A: David, your little friends are wrong, especially about David Wolkin. At least 30% of the stuff he writes is well-researched and at least partially semi-accurate. They have been affected by the skepticism of a skeptical age. They do not believe anything except what they read on message boards and comment threads. They think that nothing can be which is not comprehensible by their little minds. All minds, David, whether they be men's or children's, are little. Except Batman's. Because Batman thinks of everything. In this great universe of ours man is a mere insect in his intellect (and not the radioactive kind that can give you super-powers), as compared with the boundless world about him.
Yes, David. There is a Santa Claus. He exists as certainly as Batman and Superman and Spider-Man exist, and you know that they abound and give to your life its highest beauty and joy. Alas! How dreary would be the world if there were no Santa Claus! It would be as dreary as if there were no genocidal killer robots who were reprogrammed to give out presents but decided instead to murder the Avengers with hate-lasers.
Listen, I'll be the first to admit that I'm a complete sucker when it comes to Christmas comics. I love 'em, and the more heartwarming they are, the better, whether it's a thoroughly predictable ending where someone does a good deed for the less fortunate or a passionate, starry-eyed speech about peace on Earth and goodwill to others. I love that stuff, and as a result, I've never been a fan of Christmas stories that go dark. Call me a sap if you will, but in most darker Christmas stories, there's a cynicism that I just don't find all that appealing.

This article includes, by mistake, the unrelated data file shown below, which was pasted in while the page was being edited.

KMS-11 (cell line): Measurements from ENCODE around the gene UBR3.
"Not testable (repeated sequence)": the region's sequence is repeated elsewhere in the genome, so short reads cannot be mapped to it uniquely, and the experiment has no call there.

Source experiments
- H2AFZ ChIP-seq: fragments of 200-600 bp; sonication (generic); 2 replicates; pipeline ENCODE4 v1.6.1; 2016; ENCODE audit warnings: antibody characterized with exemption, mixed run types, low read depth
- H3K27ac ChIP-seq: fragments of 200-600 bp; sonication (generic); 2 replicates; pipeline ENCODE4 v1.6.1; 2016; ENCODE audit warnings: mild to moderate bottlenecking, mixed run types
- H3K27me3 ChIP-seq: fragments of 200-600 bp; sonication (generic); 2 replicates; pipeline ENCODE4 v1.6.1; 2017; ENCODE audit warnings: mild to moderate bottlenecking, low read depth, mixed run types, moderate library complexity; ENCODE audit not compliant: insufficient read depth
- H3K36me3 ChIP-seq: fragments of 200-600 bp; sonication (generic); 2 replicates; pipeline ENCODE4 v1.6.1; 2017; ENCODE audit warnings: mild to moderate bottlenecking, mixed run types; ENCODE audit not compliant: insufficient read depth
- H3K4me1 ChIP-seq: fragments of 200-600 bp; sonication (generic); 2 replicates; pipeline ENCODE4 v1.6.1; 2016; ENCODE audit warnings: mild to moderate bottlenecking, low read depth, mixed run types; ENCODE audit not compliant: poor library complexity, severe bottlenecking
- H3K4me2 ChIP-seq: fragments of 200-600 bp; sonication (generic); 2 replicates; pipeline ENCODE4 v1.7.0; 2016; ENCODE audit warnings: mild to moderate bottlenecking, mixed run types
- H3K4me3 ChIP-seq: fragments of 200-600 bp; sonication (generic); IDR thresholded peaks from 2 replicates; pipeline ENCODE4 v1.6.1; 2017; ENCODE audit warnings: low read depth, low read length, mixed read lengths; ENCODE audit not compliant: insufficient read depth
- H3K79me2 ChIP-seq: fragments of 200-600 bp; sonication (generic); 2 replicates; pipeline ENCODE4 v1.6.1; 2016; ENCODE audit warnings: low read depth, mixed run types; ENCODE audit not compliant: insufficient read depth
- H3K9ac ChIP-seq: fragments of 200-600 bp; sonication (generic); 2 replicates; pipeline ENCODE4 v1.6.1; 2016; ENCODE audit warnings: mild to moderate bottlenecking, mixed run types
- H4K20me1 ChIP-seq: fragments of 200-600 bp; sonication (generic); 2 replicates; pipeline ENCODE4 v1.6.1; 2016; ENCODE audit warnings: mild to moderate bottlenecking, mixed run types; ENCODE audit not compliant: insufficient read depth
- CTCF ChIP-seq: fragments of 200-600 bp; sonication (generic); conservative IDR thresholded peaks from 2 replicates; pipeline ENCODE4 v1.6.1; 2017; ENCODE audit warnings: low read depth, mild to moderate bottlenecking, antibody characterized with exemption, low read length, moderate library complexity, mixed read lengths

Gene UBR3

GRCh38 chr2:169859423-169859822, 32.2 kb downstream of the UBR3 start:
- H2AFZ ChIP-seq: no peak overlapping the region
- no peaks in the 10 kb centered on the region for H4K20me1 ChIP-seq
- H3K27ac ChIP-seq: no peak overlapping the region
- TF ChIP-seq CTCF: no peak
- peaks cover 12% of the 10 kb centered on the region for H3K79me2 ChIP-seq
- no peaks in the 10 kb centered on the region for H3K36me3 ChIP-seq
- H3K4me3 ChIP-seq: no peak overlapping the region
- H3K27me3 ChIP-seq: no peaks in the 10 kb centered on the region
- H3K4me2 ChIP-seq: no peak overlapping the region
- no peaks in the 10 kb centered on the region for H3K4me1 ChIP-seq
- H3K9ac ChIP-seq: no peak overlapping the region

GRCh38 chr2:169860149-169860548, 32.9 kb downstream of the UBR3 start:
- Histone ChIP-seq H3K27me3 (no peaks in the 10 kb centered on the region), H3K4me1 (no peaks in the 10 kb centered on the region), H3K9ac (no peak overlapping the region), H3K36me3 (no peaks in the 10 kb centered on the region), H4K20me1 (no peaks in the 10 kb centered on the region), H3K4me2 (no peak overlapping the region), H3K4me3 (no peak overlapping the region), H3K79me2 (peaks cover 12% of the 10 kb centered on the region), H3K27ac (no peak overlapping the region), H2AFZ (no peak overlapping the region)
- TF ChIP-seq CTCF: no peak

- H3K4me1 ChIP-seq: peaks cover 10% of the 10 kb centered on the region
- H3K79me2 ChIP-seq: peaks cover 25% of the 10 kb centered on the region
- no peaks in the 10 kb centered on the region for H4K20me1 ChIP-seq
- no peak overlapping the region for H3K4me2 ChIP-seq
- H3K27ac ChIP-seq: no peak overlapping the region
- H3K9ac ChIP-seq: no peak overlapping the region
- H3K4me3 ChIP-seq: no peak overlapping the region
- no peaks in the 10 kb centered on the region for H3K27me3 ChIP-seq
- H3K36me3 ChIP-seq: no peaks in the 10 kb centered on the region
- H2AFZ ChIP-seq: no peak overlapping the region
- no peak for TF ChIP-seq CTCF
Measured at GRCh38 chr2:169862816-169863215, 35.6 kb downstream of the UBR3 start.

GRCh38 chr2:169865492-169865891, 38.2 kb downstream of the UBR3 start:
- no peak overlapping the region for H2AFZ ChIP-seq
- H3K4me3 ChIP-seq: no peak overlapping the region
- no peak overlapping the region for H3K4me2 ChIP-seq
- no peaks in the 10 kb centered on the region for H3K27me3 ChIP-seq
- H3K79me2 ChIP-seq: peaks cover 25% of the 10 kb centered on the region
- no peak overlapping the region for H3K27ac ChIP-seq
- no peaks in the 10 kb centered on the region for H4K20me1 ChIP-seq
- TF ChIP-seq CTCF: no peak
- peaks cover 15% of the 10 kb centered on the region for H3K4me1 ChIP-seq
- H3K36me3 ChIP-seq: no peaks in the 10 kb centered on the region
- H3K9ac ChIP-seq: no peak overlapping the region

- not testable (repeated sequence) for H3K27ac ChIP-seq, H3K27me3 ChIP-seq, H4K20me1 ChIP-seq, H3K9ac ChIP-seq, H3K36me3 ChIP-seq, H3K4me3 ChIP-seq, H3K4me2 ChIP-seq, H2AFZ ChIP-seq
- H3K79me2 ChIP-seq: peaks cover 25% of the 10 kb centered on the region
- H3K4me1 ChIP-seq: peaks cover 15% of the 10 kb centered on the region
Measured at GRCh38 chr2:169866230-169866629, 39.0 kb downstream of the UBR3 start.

Every now and then, however, I run across a holiday story that's not just dark and not just cynical, but so utterly, shockingly grim that I end up completely fascinated by it, and this week, that is exactly what has happened. Everyone who has ever tried to make a jaded, pessimistic holiday story needs to step aside, because I have found the darkest, most shockingly violent Christmas comic of all time -- and it's a six-page Archie story from 1958.
Q: How do the holiday mythologies compare between Marvel and DC? -- @crcovar
A: How did you know, Crovar?! Another excuse to drop nine thousand words about the underlying differences in the structure of imaginary universes and how they've affected their storytelling over the past seventy years? It's exactly what I wanted for Christmas!
Nah, I'm just kidding. We can probably get through this one in five or six thousand. Seven, tops.
I don’t really do escapism. It’s not that the media I consume isn’t described as such, nor even that I have something against the concept. I just rarely feel as though I….escape. I mean, I enjoy the books I read and the games I play. And I suppose they keep me from considering the quotidian details of my life as I engage with them. Like, no, in the most banal sense, I am not thinking about groceries as I play Portal. But there’s a power people invest in the concept of escapism—whether they celebrate or deride it—and I just never seem to get it. It’s not a big deal, really. It’s never a metric by which I measure anything. I shrug and move on.